Weapons in the Beta were pretty slick. If you have the parts, you can alter your weapon in real time, changing an assault rifle to a light machine gun. You can do the same with a semi-auto sniper rifle and a bolt-action (and probably other weapons). It’s neat to be able to make adjustments to your weapon on-the-fly to suit your current situation. To keep those weapons stocked, you’ll want to loot enemies for ammunition. In Revolution, you have to manually loot a body. This means standing over your foe and holding a button to take their leftover ammo. This is in contrast to games like Call of Duty that automatically collect ammunition from bodies. It takes some getting used to, but it’s a neat way to introduce a risk-reward system and bring more realism into the game. If you were looting an enemy in real life, you’d want to do it quickly and not take your eyes away from the direction of possible attacks. Dambuster Studios’ decision to include this mechanic makes the game more intense, though some will find it annoying.


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All your bullets are belong to us.


The actual movement mechanics and gunplay are adequate in Revolution. They’re not great. I don’t understand why it is difficult to mimic the same sensitivity that we see in other major shooters like Call of Duty and Battlefield. Aiming in Revolution feels different. That decision may be deliberate, but I hate having to compensate for different sensitivities. Fixing this would increase the game’s appeal significantly. Mantling objects in the world is somewhat awkward and there were several instances of bodies becoming stuck strangely or enemies warping from one cover to another. It was jarring and removed me from the game. I didn’t encounter any significant (gamebreaking) bugs, however. The game needs polish, absolutely. Thankfully, Dambuster Studios has a significant amount of time to polish their product, which will be released on May 17th (word is the closed beta’s version is dated pre-December 2015, meaning there’s a generous amount of time to make improvements).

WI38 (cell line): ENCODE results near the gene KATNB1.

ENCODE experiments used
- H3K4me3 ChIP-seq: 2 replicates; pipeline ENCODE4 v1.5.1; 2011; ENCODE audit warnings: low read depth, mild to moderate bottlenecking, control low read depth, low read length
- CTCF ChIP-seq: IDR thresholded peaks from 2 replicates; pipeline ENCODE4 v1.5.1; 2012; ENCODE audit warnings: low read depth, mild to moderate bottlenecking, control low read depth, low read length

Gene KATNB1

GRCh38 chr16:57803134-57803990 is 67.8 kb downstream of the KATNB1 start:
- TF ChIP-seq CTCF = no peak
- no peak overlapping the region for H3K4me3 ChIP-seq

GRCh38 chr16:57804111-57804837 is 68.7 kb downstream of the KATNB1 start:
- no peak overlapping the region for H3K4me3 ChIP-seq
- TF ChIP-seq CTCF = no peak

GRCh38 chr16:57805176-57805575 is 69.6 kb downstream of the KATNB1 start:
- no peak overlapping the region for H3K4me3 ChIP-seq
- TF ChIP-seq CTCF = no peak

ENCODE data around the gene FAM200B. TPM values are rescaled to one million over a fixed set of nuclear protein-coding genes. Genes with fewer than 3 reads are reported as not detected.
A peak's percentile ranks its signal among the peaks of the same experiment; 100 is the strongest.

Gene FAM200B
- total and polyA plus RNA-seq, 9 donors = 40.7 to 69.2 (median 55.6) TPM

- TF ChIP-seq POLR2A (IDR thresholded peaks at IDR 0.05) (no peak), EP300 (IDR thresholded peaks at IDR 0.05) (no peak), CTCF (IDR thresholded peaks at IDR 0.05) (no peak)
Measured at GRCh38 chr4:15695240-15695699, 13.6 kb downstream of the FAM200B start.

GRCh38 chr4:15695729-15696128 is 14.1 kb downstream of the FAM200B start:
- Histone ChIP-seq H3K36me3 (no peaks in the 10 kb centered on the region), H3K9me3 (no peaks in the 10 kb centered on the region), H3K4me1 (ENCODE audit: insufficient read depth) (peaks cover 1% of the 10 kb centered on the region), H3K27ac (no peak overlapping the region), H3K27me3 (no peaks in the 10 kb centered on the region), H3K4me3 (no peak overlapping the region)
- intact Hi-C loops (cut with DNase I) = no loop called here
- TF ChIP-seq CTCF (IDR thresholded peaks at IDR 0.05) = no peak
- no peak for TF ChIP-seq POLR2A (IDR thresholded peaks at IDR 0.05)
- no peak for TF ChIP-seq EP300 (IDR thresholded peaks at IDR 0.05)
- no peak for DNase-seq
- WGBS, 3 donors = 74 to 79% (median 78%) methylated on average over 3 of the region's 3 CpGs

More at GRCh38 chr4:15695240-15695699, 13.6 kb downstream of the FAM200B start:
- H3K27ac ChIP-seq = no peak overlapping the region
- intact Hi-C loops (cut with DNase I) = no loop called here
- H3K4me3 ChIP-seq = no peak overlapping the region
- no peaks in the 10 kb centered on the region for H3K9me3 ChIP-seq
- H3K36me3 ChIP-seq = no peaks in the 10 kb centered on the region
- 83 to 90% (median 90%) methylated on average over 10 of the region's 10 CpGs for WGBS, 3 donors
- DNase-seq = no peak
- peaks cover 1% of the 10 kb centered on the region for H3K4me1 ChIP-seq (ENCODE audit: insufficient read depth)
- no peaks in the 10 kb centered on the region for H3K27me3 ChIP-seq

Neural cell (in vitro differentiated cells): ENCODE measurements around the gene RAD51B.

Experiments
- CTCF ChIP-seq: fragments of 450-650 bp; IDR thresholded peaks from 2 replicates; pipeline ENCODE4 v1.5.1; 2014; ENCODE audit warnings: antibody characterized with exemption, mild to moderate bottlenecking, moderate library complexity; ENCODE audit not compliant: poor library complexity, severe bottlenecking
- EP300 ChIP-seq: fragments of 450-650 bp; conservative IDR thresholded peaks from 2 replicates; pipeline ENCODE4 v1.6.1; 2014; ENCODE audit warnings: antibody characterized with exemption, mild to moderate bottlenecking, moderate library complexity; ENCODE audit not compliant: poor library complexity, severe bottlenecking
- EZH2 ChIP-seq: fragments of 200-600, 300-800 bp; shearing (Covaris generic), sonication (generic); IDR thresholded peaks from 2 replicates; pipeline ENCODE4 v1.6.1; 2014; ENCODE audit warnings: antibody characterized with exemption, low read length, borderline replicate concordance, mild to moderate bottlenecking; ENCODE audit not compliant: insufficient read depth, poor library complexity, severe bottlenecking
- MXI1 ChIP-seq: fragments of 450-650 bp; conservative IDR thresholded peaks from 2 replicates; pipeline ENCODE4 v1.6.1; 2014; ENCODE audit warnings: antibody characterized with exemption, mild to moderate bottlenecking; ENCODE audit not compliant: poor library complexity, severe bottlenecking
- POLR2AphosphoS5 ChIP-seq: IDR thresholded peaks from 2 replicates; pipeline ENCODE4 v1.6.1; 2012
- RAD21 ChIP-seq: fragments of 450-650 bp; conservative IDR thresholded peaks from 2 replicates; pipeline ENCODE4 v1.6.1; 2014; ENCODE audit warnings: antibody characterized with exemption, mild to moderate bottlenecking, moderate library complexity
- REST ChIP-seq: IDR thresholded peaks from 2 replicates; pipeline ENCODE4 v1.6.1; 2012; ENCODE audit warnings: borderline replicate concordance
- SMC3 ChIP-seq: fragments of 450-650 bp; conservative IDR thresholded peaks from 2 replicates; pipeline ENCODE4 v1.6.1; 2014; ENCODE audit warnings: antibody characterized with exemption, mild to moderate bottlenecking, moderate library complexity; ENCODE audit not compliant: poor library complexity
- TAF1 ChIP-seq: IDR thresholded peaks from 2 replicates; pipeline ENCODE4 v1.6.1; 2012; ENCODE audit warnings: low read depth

It’s obvious to me that with Tom Clancy’s The Division on the horizon, Homefront: The Revolution will inevitably be compared to the game. It’s not really a fair competition, though. They are different games, and they are fun in their own ways (based on my experience playing both Betas). Players who enjoy a more realistic experience, like Operation: Flashpoint will find themselves much more at home in Homefront: The Revolution. People who enjoy games like Destiny will undoubtedly enjoy The Division more.

Instead of just casting Homefront: The Revolution aside as a clone of The Division (it’s not), we should also take into account how the series has matured since 2011. Ignoring the game or judging it against another game like The Division, does a disservice to the developers behind Homefront: The Revolution. It should be judged on its own merit. I had fun playing Homefront: The Revolution. Aside from the minor complaints I listed here, it was an enjoyable game – especially for a beta. Whether or not Homefront: The Revolution succeeds will depend largely on the single-player component of the game. Sadly, we won’t be able to get our hands on that until the game’s release date on May 17th.

For more information on Homefront: The Revolution, visit homefront-game.com.